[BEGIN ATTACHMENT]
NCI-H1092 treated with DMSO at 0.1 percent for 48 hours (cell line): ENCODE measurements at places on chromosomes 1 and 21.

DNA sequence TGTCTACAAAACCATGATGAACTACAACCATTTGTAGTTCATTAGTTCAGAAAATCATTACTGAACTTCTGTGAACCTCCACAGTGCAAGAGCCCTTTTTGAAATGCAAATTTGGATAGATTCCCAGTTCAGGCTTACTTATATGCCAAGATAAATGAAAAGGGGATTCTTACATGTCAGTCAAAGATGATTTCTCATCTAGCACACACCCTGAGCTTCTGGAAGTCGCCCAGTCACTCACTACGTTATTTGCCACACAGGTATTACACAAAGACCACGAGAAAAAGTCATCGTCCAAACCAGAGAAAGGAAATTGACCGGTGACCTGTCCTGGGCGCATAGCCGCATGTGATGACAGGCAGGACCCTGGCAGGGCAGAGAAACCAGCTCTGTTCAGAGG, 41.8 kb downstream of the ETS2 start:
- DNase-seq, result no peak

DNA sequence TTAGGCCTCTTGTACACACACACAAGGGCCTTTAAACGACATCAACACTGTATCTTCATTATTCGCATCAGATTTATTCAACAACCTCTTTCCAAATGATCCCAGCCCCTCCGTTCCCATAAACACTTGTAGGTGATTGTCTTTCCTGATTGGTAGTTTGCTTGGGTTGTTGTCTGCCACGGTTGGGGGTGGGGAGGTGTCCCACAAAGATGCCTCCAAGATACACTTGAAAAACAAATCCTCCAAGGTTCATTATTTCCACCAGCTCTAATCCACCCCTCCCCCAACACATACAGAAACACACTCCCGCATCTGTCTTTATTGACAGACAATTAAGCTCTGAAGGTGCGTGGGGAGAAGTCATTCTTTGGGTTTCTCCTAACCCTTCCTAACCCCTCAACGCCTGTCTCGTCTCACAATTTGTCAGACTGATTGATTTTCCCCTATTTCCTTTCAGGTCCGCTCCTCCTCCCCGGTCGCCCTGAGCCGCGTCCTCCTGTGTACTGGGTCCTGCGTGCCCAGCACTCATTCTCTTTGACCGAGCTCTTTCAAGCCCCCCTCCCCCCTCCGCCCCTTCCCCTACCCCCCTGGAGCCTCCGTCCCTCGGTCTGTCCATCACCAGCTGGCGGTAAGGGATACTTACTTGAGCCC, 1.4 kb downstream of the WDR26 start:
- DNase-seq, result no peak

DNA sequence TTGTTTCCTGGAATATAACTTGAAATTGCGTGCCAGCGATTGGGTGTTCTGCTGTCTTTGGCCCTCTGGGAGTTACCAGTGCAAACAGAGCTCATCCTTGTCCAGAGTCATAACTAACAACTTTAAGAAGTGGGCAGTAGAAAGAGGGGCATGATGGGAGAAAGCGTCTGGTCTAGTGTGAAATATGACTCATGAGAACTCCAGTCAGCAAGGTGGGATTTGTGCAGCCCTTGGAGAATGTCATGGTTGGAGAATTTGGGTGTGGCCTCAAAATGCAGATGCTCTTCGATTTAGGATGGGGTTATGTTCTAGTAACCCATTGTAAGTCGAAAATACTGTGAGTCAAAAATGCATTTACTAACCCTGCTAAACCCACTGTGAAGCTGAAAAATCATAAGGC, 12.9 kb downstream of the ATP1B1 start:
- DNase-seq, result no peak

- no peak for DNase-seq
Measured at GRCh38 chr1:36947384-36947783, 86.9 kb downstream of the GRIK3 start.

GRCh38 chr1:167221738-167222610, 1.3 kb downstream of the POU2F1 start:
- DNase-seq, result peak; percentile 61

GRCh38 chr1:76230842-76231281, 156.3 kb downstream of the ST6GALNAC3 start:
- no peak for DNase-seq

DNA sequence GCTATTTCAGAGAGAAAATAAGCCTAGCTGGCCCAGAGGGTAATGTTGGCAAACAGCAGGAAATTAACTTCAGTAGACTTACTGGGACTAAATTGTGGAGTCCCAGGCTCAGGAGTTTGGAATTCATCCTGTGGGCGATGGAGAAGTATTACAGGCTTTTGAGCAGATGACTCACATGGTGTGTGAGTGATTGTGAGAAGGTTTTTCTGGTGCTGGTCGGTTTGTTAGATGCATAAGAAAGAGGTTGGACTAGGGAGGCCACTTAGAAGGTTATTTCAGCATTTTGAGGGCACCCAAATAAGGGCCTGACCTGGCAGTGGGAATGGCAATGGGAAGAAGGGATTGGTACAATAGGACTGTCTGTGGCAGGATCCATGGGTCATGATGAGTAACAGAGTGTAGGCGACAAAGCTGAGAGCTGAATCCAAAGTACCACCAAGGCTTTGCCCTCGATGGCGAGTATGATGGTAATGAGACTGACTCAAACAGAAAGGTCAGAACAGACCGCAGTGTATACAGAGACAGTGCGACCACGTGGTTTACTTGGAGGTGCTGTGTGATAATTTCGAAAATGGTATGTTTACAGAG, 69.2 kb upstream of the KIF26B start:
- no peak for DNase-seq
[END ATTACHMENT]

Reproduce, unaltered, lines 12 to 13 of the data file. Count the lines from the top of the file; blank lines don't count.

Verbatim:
GRCh38 chr1:76230842-76231281, 156.3 kb downstream of the ST6GALNAC3 start:
- no peak for DNase-seq